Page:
The team then showed a clip from the movie in which Tintin and Captain Haddock meet for the first time. Presented in 3D, the scene definitely retains the hallmarks of Spielberg's filmmaking.

When the lights came back up, Jackson recalled how his involvement with computer effects began with another Spielberg movie, "Jurassic Park." He remembered walking out of theater after that film thinking, "the movies that I wanted to make would need that level of tools. I knew I'd have to get involved with computer effects." A week later, he had his first Silicon Graphics workstation and began designing shots for his next film, "Heavenly Creatures." With each subsequent movie, the company brought in more and more computer power.

"What you just saw is just the tip of the iceberg. It's gone even beyond this in terms of spectacle and production value," Spielberg said. "The movie is a dense detective story. It's a murder mystery. It's funny when its needs to be."

Returning to casting, Jackson mentioned that the technology also freed them up to hire the best performer for the job. "Virtually any movie that you cast, the look of the actor is very important, but the with motion capture, you have all the available actors available to you. It's the only movie where you cast Nick Frost and Simon Pegg as twins," he said, scoring a laugh from the audience.

Boucher asked Spielberg about filming action within the confines of the computer. The director explained that most of the set pieces are still in development and rendering, but that the technology allowed him to place the camera in places he never could on a live action shoot. He also warned that the process would not work for every movie.

According to the director, collaborating with Jackson on the project has been the best working relationship aside from "my best friend George Lucas." He recalled first meeting the Middle-Earth Maestro when he handed him his Oscar for "The Return of the King."

"Not the most intimate way to meet someone I admired for most of my life," joked Jackson.

Mention of "The Lord of the Rings" led Boucher to ask about the prequel films currently in production. "I'm having a hell of a time. The delightful thing is that I'm enjoying it more than I ever thought I would," Jackson explained. "We've done 60 days of shooting; we have another 200 to go." The project has an unusual shooting schedule to accommodate star Martin Freeman's commitment to the BBC "Sherlock" series. It turned out to be a boon in the way the films are made. "We're using the time to do some editing on the footage we have and to do more preproduction for the next block," he explained. He called it a great process.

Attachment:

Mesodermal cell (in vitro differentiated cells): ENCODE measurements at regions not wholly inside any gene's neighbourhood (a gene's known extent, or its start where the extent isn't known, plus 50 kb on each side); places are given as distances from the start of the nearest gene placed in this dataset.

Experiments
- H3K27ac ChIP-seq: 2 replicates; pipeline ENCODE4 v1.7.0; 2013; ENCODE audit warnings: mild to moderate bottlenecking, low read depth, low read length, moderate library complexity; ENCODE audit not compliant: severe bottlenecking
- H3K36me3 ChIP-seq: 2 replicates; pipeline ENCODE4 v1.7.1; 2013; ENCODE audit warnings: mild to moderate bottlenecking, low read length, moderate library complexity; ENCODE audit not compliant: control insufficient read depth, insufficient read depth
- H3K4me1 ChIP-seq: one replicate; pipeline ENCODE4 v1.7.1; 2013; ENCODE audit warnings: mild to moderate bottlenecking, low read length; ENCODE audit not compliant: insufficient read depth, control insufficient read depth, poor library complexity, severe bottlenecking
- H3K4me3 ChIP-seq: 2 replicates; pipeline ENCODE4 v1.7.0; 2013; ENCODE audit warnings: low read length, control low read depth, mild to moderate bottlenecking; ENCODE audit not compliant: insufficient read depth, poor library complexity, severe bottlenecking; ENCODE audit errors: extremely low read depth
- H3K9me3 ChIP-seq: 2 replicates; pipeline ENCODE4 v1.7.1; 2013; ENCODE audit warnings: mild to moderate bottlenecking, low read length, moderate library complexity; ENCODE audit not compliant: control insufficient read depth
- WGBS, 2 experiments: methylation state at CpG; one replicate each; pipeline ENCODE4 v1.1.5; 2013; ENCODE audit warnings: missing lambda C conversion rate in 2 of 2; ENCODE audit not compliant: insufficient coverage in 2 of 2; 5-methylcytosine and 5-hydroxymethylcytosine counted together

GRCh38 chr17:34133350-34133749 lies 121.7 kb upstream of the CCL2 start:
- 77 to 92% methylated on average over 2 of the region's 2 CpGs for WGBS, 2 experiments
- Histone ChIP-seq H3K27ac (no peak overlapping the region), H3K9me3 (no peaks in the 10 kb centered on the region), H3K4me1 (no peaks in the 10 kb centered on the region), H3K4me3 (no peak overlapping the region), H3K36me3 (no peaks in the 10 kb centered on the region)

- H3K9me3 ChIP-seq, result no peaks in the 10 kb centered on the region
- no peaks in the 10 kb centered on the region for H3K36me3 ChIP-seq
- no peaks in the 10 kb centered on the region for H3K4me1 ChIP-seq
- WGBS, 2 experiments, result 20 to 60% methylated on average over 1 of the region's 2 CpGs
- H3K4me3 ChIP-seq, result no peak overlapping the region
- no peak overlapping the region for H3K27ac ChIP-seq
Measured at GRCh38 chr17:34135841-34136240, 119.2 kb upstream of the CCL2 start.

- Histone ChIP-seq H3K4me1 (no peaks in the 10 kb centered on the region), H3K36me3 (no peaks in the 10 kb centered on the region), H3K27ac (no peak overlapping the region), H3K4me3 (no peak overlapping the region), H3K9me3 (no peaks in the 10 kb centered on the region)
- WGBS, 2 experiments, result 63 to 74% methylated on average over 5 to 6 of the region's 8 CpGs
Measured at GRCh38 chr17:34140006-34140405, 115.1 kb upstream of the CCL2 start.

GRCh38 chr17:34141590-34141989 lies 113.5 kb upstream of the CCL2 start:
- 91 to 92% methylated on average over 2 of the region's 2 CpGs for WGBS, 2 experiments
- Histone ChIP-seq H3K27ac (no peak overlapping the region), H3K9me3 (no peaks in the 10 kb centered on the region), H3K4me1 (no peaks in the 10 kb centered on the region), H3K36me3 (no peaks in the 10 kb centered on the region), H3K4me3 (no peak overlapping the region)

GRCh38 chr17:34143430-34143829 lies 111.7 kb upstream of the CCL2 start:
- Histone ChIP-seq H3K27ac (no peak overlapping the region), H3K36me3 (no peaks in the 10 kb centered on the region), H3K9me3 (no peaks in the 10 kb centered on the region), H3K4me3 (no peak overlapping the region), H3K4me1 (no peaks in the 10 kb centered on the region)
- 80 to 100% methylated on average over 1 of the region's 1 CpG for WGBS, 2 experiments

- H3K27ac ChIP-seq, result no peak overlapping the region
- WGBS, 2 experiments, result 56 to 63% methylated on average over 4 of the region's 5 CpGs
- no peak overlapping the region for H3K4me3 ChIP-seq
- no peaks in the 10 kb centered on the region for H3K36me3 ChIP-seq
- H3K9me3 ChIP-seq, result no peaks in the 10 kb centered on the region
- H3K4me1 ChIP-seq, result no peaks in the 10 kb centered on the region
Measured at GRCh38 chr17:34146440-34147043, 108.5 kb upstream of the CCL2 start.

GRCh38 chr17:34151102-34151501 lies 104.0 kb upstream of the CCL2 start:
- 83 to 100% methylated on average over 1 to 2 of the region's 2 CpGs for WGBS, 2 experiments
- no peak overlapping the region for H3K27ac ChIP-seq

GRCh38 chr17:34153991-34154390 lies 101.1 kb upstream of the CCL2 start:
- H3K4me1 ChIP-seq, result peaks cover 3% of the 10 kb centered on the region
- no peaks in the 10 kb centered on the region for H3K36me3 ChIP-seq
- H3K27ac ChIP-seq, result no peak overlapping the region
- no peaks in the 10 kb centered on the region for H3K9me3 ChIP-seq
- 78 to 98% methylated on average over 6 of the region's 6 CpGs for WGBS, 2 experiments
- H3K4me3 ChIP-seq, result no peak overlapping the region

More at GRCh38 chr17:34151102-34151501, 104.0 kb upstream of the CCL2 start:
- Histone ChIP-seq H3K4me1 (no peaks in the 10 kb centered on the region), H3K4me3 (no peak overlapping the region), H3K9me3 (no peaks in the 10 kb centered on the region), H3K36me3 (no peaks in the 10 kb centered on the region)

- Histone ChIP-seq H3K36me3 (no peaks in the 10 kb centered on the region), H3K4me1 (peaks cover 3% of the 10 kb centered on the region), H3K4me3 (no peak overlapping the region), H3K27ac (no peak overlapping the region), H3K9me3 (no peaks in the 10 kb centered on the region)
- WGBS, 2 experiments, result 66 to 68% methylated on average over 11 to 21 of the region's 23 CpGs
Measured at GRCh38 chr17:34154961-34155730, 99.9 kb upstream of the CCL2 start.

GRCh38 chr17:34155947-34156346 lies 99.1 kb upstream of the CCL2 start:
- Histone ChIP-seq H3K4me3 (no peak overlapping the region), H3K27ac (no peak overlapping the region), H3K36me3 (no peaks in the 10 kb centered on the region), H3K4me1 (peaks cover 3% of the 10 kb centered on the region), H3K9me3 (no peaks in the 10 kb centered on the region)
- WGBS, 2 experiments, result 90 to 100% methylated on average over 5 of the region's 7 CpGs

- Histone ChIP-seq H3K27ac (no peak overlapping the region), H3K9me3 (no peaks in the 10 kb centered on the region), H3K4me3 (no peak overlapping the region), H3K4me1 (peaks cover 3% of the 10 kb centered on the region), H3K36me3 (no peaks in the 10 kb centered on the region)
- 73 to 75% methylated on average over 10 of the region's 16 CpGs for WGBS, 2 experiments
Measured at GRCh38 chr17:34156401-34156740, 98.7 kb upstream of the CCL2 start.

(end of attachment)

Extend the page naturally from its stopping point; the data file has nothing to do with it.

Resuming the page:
Boucher also mentioned Spielberg's other current projects, including the upcoming "War Horse" and developing concepts like "Lincoln" and "Robopocalypse." Although the director declined to talk much about them, he explained why he always has three or four films brewing at the same time. "One of the things that directors lose is our objectivity, and I find if I do more than one project at the same time, it creates some clarity. It's a benefit to me," he said.

The Q&A portion began with a surprise appearance from Andy Serkis. Adopting the voice of a stereotypical Comic-Con nerd crossed with a little Woody Allen, he asked, "Did Daniel Craig where mo-cap tights when he met Clint Eastwood?" The panelists were too busy laughing to ever answer him.

The first real question came from a fan who wanted to know about Spielberg's idea for a "Jaws" sequel. Laughing, the director responded, "I'm trying very hard to keep 'Jaws' to a minimum of three [sequels]. I don't want to give Universal any ideas." He also mentioned a writer has been hired to draft a treatment for "Jurassic Park 4."

Peter Jackson explained that his childhood fascinations are the only reasons he makes movies. "Everything I've loved from the age of seven to when I was 17, I'm still obsessed by. I don't have any new interests. When I make movies, I'm trying to make them for the kid that I was and still am."

A little boy asked Spielberg what his favorite movie to make was. Disarmed by the question, he explained why "E.T.: The Extra-Terrestrial" is still his favorite experience. "I got so close to those kids that when I went home [after the movie wrapped], I realized for the first time in my life that I wanted to have children and I didn't feel that way before 'E.T.' I now have seven."

A fan of the Herge series asked the pair why elements from the story "The Crab with the Golden Claws" were grafted into the plot of "Secret of the Unicorn." Jackson revealed that the key to the cinematic Tintin is the relationship between the title character and Captain Haddock. "We wanted to start the cinematic life of Tintin with the story that brought [them] together." That first meeting actually occurs in "Golden Claws," but the plot of "Unicorn" was more appealing to them. "It's a great plot, it's a great story and it also goes into Haddock's backstory."

As the panel wrapped up, Spielberg told a fan that the audience keeps him going. "If not for you, I'd stop. We cannot make the kind of movies we make without you." He was also forthright about the nature of fan reaction. "You don't love me all the time. It keeps us honest. Keep taking us to task when you feel like it."

The last question was interrupted when both directors became enamored with the fan's t-shirt that read "I just want to meet Steven Spielberg." Jackson hoisted the fan onto the stage and they all started taking photos. His question ended up being "Do you still use film?" Spielberg's answer: "Yes. Except for 'Tintin.'"

"The Adventures of Tintin: The Secret of the Unicorn" opens on December 23, 2011